News in Brief

news.brief.yellowribbonUC to decide to adopt State Department’s definition of anti-semitism

On May 25, over 57 rabbis and 104 UC faculty members wrote a public letter to administrators to adopt the controversial U.S. State Department’s definition of anti-semitism, which includes statements such as “denying Israel the right to exist.”

The letter states that campus administrators “should be trained in using the State Department definition to identify anti-Semitic behavior and to address it with the same promptness and vigor as they do other forms of racial, ethnic and gender bigotry and discrimination.”

A letter written by the organization Jewish Voices for Peace, which was signed by over 15,800 petitioners, states that, “The so-called ‘State Department definition’ includes clauses about ‘demonizing,’ ‘delegitimizing’ and ‘applying a double-standard to the state of Israel,’ prohibitions that are so vague that they could be, and have been, construed to silence any criticism of Israeli policies.”

UC President Janet Napolitano stated in an interview with a Boston radio station that she supports the resolution saying, “I have my own personal view, and my personal view is that we should(adopt the definition), but I think the board of regents has to resolve that as a policy.”

Napolitano and the UC Regents will hold a meeting in July to discuss the possibility of adopting the state department’s definition.

UCR to provide financial assistance to non-resident veterans

UCR was accepted as a Yellow Ribbon campus by the U.S. veterans affairs office, which will allow student veterans and their families to receive financial assistance for educational programs despite their residency status.

While the GI Bill pays all of the in-state tuition and fees for veterans attending public universities, non-resident tuition is not covered. This causes students who are stationed outside of California to pay any additional costs until they receive resident status.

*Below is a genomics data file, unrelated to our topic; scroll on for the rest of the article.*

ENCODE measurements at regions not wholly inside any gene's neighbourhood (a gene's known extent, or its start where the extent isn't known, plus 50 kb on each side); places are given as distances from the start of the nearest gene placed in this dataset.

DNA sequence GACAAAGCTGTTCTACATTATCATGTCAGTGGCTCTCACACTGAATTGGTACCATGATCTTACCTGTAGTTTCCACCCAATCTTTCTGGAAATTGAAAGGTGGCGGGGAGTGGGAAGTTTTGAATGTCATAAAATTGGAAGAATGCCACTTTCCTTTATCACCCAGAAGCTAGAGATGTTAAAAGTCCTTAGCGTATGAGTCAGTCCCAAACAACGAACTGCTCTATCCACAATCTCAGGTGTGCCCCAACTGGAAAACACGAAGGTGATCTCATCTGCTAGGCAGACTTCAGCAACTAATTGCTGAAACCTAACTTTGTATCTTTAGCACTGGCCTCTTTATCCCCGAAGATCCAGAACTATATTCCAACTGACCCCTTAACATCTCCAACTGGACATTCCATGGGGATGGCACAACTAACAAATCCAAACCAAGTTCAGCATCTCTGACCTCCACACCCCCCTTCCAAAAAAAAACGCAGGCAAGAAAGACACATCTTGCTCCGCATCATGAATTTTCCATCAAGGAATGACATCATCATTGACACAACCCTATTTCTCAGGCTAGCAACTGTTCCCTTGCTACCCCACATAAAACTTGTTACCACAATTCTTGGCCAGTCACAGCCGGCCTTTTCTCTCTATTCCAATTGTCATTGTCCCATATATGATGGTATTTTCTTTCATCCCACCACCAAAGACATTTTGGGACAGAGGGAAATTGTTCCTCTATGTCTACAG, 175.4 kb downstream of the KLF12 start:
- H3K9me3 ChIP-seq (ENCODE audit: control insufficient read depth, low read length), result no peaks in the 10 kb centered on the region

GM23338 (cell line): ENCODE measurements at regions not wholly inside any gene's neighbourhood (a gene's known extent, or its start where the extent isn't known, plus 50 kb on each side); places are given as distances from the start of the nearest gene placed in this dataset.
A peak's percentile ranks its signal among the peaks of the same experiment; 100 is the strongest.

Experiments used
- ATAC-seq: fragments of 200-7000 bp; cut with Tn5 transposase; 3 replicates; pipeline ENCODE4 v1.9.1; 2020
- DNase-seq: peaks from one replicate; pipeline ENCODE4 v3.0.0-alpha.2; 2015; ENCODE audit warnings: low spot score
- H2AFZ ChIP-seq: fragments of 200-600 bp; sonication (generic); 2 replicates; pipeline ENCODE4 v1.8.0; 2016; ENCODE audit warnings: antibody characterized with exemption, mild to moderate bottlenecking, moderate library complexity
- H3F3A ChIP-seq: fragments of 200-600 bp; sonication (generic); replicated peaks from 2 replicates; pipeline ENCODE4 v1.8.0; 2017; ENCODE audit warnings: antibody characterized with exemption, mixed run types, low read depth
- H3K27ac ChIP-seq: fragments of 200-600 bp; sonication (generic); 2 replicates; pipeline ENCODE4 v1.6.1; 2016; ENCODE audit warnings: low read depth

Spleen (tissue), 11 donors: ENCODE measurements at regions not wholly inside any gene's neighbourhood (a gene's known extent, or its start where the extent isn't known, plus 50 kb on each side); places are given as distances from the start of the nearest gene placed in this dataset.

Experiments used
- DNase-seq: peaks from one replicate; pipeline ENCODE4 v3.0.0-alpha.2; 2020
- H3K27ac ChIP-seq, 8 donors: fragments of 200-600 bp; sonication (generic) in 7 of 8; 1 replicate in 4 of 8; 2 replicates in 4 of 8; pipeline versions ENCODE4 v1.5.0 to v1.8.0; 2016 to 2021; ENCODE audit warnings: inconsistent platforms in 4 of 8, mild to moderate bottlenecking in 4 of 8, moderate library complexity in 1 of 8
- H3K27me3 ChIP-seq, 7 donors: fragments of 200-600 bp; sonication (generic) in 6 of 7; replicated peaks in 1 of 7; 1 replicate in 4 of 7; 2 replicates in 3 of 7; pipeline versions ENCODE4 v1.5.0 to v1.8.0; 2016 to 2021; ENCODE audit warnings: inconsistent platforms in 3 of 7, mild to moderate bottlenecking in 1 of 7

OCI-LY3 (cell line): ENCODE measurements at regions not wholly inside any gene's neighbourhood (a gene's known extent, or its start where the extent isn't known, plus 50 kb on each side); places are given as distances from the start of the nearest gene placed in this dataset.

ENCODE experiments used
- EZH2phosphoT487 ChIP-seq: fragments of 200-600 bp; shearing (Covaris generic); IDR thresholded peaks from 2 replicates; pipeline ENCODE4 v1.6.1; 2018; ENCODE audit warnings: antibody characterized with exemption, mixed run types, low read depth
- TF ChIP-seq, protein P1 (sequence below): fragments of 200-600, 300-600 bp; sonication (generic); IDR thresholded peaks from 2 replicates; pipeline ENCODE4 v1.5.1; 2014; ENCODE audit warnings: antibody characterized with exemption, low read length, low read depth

With the program, veterans who served an aggregate of 36 months, or were honorably discharged after serving an aggregate of 30 days due to a service related disability can have all of their tuition paid for. Members who are on active duty, and spouses who want to use part of the benefits are not eligible.

“This program benefits those who serve but cannot claim California Residency due to their service. California has many major military installations and draws service members from all over the country but they could not attend our prestigious university without taking student loans,” Charles Kim, a veteran and fourth-year student, told UCR Today.

UCR psychology professor to lecture on Longevity

UCR psychology professor Howard Friedman will give a lecture on Thursday, June 4 entitled: ”Pathways to Longevity.” The lecture is part of the 63rd annual Faculty Research Lecture, and will be presented at 3:30 p.m. in the Genomics Building.

According to the Committee on the Faculty Research Lecturer, Friedman was chosen to deliver the lecture due to his impact and communication with policy makers to address the problems of human health and well-being.

Friedman is the co-author of “The Longevity Project: Surprising Discoveries for Health and Long Life from the Landmark Eight-Decade Study.” The book discusses how a person’s childhood experiences can predict their chances of dying later in life.

“His work on these topics has been rigorously scientific. He took and poured over the archives of the Terman study initiated at Stanford University in the 1930s and examined the longevity and cause of death of the project’s participants in relation to various psychological factors in their lives. His book … has itself become a landmark with important prescriptions for public policy,” the committee stated in an open letter.

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